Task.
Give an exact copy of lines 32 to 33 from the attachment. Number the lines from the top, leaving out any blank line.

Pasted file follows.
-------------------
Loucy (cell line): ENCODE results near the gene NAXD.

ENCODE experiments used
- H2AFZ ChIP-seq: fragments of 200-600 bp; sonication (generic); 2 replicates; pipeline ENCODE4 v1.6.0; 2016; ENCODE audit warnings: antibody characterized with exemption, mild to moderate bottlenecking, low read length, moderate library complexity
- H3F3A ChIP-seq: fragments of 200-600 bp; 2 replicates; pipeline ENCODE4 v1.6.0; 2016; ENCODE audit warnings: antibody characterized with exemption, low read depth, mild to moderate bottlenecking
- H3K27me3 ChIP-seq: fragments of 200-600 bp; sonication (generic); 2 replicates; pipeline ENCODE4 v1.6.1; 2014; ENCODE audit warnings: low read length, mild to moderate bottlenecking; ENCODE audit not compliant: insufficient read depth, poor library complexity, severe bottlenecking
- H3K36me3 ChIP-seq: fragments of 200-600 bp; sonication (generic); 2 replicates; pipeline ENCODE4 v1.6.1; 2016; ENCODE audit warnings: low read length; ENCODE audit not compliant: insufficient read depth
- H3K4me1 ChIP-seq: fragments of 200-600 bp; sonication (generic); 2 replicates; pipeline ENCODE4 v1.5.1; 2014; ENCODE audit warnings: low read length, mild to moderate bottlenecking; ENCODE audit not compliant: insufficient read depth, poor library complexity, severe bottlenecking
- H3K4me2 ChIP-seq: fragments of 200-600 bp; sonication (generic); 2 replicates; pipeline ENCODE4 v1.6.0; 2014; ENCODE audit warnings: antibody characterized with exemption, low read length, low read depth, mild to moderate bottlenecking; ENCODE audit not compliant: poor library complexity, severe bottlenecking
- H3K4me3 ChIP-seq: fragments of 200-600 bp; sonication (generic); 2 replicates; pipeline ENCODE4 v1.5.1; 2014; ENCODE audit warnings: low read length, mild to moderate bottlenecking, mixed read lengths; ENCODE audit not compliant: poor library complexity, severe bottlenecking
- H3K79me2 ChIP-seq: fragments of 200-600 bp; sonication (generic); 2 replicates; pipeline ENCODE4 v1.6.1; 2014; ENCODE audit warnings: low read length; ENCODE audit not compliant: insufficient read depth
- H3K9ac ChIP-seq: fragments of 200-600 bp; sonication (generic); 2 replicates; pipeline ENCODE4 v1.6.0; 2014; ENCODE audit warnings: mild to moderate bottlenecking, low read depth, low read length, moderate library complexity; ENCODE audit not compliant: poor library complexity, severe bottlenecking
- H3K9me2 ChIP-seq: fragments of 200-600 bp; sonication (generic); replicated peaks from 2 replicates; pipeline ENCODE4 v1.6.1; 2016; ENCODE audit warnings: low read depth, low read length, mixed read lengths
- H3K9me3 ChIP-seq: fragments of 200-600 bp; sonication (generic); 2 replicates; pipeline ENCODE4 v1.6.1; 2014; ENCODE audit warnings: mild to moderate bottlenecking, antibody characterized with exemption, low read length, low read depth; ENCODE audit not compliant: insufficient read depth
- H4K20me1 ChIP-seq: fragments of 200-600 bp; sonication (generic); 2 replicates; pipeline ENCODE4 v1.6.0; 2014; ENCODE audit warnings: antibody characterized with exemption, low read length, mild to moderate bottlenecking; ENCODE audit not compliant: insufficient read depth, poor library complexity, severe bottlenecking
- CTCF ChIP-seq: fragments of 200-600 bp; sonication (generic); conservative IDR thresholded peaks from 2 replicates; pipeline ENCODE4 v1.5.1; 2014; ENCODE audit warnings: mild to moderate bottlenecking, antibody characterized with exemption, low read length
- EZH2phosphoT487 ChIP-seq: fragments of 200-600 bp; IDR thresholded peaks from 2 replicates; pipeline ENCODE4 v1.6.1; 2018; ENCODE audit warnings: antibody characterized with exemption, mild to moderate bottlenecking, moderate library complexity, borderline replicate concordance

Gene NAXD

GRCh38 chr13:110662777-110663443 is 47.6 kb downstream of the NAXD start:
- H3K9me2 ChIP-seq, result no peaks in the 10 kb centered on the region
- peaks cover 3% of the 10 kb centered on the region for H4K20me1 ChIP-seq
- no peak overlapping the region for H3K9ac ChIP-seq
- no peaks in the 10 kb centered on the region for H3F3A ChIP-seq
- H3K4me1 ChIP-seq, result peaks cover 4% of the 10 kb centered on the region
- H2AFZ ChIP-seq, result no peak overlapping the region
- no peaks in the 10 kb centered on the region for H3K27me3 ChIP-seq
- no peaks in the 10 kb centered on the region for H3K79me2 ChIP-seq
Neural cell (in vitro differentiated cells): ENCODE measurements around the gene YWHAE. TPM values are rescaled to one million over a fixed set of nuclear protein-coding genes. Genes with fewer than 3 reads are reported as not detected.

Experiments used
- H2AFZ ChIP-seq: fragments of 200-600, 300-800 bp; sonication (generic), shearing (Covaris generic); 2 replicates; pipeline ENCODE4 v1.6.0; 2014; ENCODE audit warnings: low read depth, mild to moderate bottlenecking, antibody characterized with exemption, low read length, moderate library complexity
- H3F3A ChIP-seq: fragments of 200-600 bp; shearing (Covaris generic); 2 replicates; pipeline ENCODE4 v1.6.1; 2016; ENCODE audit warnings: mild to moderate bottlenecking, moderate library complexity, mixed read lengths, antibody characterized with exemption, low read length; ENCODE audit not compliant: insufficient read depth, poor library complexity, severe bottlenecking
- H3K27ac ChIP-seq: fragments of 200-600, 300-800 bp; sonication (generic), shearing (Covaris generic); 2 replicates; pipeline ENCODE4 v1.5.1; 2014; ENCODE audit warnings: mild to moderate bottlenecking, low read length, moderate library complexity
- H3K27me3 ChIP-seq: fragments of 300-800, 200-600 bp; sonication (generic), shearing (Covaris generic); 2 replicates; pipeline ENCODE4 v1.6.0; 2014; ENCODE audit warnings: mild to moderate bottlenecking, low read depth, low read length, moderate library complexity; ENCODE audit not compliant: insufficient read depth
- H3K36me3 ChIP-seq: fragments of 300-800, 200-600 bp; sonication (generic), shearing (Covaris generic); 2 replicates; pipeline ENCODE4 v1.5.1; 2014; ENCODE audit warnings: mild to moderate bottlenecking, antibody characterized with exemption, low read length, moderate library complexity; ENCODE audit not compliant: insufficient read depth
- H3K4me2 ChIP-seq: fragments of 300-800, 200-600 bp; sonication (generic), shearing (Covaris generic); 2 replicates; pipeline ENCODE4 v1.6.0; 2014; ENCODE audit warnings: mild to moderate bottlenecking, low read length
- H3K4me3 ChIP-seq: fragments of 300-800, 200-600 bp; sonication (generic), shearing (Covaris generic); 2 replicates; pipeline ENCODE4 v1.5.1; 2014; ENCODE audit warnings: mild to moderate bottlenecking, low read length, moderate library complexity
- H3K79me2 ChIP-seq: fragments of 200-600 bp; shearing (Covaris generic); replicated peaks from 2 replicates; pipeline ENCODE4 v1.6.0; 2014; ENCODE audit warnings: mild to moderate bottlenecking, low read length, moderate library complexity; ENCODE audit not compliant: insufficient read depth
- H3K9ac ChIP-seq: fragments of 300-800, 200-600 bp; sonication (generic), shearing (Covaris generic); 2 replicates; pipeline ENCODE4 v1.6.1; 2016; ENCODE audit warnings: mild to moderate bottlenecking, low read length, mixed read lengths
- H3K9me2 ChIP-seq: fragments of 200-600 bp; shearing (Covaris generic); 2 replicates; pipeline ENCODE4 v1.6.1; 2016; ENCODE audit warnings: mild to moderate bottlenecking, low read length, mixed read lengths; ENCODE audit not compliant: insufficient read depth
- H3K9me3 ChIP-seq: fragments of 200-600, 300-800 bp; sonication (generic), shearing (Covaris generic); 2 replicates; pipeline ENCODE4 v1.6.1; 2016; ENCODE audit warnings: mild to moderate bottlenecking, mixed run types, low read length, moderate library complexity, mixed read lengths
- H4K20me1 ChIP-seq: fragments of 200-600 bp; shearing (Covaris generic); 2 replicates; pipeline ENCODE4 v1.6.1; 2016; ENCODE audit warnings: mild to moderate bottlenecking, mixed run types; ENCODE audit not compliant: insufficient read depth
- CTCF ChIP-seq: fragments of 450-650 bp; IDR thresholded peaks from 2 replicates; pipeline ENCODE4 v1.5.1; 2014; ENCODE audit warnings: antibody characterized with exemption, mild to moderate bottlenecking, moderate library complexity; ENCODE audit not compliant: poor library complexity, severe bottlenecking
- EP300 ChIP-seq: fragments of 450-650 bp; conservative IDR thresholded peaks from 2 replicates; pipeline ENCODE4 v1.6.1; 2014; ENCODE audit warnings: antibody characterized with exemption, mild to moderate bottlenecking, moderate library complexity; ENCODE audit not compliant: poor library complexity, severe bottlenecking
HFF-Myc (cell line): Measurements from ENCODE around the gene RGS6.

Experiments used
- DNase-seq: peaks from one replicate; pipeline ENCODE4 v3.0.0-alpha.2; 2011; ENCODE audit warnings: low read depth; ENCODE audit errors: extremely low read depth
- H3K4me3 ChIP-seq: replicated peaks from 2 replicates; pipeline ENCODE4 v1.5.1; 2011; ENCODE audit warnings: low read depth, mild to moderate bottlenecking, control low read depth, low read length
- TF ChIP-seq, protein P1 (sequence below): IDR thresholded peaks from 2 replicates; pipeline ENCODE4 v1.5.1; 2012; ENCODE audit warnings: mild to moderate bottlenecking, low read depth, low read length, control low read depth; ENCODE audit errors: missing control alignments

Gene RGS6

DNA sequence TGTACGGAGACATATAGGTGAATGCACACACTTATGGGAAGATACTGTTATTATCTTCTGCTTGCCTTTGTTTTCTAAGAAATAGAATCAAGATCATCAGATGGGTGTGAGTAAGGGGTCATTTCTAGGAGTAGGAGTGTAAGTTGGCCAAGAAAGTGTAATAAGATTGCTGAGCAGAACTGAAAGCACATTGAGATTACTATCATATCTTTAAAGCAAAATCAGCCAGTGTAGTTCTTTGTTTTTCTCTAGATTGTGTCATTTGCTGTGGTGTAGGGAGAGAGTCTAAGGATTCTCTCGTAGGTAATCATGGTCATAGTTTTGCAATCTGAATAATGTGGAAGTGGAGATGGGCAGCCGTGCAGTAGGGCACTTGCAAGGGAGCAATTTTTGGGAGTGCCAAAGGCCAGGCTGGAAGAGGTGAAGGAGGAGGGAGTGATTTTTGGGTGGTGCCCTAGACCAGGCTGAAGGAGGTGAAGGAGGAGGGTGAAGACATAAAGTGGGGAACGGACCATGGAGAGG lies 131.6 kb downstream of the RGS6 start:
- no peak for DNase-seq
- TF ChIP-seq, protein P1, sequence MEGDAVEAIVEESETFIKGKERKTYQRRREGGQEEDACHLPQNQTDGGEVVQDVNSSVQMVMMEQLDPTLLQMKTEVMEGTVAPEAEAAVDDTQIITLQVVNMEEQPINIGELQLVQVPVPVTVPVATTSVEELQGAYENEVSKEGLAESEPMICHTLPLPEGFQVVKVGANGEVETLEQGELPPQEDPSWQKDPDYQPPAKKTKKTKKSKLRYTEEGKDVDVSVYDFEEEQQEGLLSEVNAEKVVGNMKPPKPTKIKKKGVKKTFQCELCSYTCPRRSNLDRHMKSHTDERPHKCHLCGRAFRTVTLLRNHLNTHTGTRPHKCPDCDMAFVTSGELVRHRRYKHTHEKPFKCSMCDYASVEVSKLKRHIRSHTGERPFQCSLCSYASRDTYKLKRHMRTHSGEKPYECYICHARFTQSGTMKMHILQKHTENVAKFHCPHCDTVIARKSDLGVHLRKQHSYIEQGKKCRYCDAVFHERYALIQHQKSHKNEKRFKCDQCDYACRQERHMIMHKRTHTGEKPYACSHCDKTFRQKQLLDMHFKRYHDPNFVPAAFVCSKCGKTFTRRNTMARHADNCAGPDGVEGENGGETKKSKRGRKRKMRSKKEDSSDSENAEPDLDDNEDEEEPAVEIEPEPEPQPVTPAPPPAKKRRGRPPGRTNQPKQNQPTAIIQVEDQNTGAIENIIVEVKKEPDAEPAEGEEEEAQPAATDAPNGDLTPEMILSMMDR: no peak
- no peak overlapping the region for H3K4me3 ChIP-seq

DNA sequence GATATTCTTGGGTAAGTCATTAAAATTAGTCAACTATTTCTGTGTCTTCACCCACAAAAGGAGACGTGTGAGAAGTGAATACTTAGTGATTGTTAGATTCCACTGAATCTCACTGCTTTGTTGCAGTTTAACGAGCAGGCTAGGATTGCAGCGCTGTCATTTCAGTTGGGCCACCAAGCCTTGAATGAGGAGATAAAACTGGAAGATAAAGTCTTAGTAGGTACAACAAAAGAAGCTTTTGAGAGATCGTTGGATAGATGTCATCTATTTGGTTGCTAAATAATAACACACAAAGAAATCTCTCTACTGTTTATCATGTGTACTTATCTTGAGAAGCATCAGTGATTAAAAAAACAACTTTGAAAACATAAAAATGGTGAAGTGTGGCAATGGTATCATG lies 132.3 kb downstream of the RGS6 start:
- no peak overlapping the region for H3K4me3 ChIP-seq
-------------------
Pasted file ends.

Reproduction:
- H3K27me3 ChIP-seq: fragments of 300-800, 200-600 bp; sonication (generic), shearing (Covaris generic); 2 replicates; pipeline ENCODE4 v1.6.0; 2014; ENCODE audit warnings: mild to moderate bottlenecking, low read depth, low read length, moderate library complexity; ENCODE audit not compliant: insufficient read depth
- H3K36me3 ChIP-seq: fragments of 300-800, 200-600 bp; sonication (generic), shearing (Covaris generic); 2 replicates; pipeline ENCODE4 v1.5.1; 2014; ENCODE audit warnings: mild to moderate bottlenecking, antibody characterized with exemption, low read length, moderate library complexity; ENCODE audit not compliant: insufficient read depth